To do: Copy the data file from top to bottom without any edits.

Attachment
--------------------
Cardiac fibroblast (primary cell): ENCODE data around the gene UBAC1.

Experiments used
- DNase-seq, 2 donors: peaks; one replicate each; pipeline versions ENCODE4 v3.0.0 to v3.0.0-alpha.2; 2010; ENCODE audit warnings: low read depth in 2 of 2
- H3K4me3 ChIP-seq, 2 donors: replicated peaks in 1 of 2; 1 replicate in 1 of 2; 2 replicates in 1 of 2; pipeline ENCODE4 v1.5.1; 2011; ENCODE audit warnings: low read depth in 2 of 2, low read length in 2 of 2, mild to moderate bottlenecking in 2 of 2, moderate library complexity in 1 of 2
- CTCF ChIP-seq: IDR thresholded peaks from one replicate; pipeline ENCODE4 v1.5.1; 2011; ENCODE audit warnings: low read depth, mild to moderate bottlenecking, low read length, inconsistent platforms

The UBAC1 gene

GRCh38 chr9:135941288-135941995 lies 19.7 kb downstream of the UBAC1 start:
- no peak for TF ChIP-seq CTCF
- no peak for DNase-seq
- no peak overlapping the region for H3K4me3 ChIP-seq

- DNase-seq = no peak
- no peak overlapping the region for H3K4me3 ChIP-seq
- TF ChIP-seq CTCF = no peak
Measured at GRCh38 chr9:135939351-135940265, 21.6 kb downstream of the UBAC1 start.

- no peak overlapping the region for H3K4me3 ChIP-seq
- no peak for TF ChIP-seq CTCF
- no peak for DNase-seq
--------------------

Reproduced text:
Cardiac fibroblast (primary cell): ENCODE data around the gene UBAC1.

Experiments used
- DNase-seq, 2 donors: peaks; one replicate each; pipeline versions ENCODE4 v3.0.0 to v3.0.0-alpha.2; 2010; ENCODE audit warnings: low read depth in 2 of 2
- H3K4me3 ChIP-seq, 2 donors: replicated peaks in 1 of 2; 1 replicate in 1 of 2; 2 replicates in 1 of 2; pipeline ENCODE4 v1.5.1; 2011; ENCODE audit warnings: low read depth in 2 of 2, low read length in 2 of 2, mild to moderate bottlenecking in 2 of 2, moderate library complexity in 1 of 2
- CTCF ChIP-seq: IDR thresholded peaks from one replicate; pipeline ENCODE4 v1.5.1; 2011; ENCODE audit warnings: low read depth, mild to moderate bottlenecking, low read length, inconsistent platforms

The UBAC1 gene

GRCh38 chr9:135941288-135941995 lies 19.7 kb downstream of the UBAC1 start:
- no peak for TF ChIP-seq CTCF
- no peak for DNase-seq
- no peak overlapping the region for H3K4me3 ChIP-seq

- DNase-seq = no peak
- no peak overlapping the region for H3K4me3 ChIP-seq
- TF ChIP-seq CTCF = no peak
Measured at GRCh38 chr9:135939351-135940265, 21.6 kb downstream of the UBAC1 start.

- no peak overlapping the region for H3K4me3 ChIP-seq
- no peak for TF ChIP-seq CTCF
- no peak for DNase-seq